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Ermengard of Narbonne and the World of the Troubadours
Professor Fredric Cheyette
Department of History
Amherst College

Cornell University Press, 2001

Ermengard of Narbonne. Even to specialists in the history of the Middle Ages her name is hardly known. Eleanor of Aquitaine, who was wife to two kings and the mother of three more? Yes, there is a name — and a story — to conjure with. Countess Marie of Champagne, Eleanor's daughter by King Louis VII of France, patron of Chrétien de Troyes, the poet who invented the Arthurian romance? She, too, is better known, if only because of the writers who thronged to her court. ...

In her own time, however, Ermengard was at least as well known. When the author we know as Andrew the Chaplain wrote his dialogues "On Love" for Marie, the arbiters he chose for his imagined "courts of love" were Marie, Eleanor, and Ermengard. At about the same time, when another singer of tales needed names for the parents of his hero William of Orange, he chose for his hero's father Aymeri of Narbonne (one of the paladins of the Charlemagne of the epic tradition, and as it happened, the name of Ermengard's father and grandfather) and for his hero's mother, Ermengard. In one scene the poet even imagines a speech for her that could have come from the real Ermengard of Narbonne. Failing in her plea to the do-nothing King Louis to come to the aid of her son whose castle is besieged by the Saracens, she declares:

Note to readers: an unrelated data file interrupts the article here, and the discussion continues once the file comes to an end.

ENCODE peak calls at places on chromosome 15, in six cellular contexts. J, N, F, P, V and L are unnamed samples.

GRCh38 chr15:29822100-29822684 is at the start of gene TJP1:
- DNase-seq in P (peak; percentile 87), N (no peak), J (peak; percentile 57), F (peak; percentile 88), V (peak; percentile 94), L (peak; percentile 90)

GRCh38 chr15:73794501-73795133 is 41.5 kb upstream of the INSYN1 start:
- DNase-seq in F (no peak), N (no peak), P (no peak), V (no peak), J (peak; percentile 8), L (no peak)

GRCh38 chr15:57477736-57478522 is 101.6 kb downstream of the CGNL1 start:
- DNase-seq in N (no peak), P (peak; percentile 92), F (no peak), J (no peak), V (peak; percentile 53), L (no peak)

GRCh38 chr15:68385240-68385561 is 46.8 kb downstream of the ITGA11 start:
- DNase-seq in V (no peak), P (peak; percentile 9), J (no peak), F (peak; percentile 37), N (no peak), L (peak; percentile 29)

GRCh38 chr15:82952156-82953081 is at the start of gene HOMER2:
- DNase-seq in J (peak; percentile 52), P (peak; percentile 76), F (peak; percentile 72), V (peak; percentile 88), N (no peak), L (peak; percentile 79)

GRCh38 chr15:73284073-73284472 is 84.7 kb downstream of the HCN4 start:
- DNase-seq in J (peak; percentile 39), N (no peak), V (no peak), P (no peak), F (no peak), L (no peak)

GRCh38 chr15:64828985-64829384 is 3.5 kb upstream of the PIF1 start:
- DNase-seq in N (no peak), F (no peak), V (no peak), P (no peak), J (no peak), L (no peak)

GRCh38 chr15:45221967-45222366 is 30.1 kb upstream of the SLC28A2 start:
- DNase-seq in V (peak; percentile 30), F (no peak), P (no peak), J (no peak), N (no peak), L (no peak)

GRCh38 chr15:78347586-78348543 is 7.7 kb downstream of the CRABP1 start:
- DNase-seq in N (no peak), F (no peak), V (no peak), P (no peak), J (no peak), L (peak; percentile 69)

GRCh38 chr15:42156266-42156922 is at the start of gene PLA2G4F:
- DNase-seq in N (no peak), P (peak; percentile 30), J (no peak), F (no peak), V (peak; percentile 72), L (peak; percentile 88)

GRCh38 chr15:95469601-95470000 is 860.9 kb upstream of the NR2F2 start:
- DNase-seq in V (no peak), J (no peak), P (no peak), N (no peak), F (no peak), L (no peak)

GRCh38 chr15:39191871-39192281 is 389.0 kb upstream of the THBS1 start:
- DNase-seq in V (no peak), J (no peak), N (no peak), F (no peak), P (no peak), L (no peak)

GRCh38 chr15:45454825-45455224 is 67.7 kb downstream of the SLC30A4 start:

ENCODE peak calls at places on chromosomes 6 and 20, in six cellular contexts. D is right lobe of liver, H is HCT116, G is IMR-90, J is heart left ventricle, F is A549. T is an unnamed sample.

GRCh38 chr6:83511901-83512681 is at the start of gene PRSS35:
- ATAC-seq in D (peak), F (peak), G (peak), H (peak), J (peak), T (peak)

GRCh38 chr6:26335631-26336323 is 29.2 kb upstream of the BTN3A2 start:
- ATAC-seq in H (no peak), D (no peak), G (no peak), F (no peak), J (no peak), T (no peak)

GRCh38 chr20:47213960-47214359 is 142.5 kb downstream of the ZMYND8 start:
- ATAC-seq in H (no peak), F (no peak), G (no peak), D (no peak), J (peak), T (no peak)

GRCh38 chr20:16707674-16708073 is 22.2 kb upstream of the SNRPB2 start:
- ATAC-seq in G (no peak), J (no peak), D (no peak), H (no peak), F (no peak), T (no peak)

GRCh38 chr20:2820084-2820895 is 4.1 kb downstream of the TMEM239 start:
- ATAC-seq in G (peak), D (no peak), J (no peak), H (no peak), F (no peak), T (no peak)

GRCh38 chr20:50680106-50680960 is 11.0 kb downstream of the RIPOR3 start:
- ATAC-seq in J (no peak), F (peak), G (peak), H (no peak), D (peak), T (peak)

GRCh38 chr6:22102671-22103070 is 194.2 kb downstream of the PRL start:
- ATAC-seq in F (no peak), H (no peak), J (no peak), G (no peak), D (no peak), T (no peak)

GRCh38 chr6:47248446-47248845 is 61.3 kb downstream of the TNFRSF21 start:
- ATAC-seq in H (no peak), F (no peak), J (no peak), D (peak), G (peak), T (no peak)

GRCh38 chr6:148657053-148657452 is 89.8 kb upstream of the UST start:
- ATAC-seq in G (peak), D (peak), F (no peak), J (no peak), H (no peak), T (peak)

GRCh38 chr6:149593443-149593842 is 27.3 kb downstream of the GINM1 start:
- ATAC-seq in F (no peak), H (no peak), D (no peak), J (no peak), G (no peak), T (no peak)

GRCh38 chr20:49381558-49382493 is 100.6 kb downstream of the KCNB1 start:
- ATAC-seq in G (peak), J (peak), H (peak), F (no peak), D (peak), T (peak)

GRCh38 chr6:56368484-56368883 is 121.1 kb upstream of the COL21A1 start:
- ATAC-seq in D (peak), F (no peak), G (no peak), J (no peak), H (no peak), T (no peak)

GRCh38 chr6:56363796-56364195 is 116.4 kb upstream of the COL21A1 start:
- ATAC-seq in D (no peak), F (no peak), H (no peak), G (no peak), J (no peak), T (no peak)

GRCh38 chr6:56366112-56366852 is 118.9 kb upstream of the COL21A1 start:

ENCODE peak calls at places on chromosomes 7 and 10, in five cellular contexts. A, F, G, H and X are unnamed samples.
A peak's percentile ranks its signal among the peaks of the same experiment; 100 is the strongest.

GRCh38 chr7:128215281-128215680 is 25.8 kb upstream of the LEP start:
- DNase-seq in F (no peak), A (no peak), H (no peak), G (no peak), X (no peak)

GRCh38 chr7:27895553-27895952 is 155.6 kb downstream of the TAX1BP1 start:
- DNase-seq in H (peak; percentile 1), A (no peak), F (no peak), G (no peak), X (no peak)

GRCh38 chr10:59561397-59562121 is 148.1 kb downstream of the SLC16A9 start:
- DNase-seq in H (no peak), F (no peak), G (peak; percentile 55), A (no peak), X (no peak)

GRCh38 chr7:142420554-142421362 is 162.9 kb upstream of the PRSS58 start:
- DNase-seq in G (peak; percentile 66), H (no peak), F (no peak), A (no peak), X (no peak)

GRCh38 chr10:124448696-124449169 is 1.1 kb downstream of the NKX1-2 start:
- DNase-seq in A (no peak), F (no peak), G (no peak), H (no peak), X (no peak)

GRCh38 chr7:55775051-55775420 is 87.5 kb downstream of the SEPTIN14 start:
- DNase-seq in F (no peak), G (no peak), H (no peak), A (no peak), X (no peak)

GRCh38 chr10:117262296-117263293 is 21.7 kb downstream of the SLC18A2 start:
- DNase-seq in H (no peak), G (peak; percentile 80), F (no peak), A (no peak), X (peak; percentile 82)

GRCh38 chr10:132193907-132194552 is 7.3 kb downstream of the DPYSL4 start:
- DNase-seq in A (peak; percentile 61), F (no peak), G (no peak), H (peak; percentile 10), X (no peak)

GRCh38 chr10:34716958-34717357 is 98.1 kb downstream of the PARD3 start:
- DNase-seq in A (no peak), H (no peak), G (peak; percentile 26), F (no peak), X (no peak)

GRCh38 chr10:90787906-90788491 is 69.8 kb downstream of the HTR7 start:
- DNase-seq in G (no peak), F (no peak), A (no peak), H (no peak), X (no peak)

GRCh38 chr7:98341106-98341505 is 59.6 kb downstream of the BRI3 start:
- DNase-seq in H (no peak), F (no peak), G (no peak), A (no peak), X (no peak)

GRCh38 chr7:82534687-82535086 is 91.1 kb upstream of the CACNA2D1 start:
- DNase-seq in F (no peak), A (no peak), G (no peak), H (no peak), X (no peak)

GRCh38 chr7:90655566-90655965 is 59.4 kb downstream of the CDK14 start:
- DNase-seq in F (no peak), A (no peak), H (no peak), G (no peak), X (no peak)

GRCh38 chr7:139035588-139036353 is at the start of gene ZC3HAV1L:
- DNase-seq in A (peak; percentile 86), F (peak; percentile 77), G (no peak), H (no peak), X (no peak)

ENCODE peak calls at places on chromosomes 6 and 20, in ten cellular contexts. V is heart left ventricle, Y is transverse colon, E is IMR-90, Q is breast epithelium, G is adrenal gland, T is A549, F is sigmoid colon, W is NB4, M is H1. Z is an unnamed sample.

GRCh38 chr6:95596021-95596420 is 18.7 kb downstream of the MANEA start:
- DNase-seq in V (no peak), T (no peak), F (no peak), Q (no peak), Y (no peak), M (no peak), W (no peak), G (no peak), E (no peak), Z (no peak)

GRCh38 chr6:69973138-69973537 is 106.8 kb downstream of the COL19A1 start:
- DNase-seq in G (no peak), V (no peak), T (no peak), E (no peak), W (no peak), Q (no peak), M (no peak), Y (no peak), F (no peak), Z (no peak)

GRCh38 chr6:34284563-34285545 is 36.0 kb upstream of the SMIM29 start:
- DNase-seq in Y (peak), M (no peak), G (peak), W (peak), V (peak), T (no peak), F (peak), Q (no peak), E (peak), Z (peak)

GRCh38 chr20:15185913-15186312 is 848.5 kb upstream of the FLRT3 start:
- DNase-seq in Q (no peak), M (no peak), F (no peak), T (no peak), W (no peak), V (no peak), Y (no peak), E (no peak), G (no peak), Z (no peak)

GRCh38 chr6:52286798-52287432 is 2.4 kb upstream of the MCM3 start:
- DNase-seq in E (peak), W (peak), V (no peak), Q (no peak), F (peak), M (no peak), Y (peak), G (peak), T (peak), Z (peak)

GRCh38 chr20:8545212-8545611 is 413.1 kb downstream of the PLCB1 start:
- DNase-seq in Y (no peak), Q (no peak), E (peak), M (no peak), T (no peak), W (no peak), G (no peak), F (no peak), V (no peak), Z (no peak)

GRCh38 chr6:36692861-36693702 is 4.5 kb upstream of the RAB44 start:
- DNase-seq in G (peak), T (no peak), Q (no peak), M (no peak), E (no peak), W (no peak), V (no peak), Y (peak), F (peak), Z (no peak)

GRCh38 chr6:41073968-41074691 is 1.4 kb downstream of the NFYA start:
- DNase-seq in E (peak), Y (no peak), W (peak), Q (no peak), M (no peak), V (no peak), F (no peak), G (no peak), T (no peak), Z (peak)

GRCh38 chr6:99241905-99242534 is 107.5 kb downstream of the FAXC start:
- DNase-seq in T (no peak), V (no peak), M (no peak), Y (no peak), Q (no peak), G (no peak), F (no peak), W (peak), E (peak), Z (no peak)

I myself will ride there
wearing my coat of mail, my shining helmet laced on,
shield at my neck, sword at my side,
lance in hand, ahead of all others.
Though my hair is grey and white,
my heart is bold and thirsts for war

.... It was among the poets and song-smiths of her own lands that Ermengard was best known, among the troubadours. It was above all thanks them that her fame as "she who protects joy and youth," who gives "joy and merit" spread to the far reaches of the Latin world.

....

During the half century of her rule she was a full partner in all the region's alliances, sieges, battles, truces, and treaties, and in what must have been the constant, tangled negotiations as well that ordered this quadrille of shifting aristocratic friendships. Like other great ladies of her age, she was often courted, but not for her hand in marriage. The real prize was power, and especially the strength in men, money, and history of her city, Narbonne.

[From the book.] ©

Table of Contents

1 The Viscountess Comes of Age


Ermengard's City
   Preface
2 Names and Titles, Histories and Myths
3 The Urban Marketplace
4 City and Countryside
5 Cities of Mammon, Cities of Mars
6 The Bishop in the City


The Sinews of Power: Lordship and Serfdom
   Preface
7 Lordship
8 Serfdom and the Dues of Domination
9 Ermengard's Entourage


The Sinews of Power: The Culture of Fidelity
10 Oaths and Oath-takers
11 Anger, Conflict, and Reconciliation
12 Giving and Taking
13 Love and Fidelity


Dynastic Politics 1162-1196
     Preface
14 Raymond V Builds His Empire
15 The Ravaging of Occitania
16 Sowing the Seeds of Crusade
17 A War Like an Omen
18 Impatient Heirs


Epilogue: The Undoing of Occitania

Awards for Ermengard of Narbonne

Ralph Waldo Emreson Prize, Phi Beta Kappa Society, 2002

David Pinkney Award for the Outstanding Book in French History, 2001, Society for French Historical Studies.

Eugene Kayden National University Press Book Award for the outstanding book in the Humanities, 2001.

Book Award, New England Historical Society, 2002

Association of American Publishers Awards Program for Excellence in Professional/Scholarly Publishing, Honorable Mention (History), 2001

Alternate Selection of the History Book Club. Alternate Selection of The Readers' Subscription.

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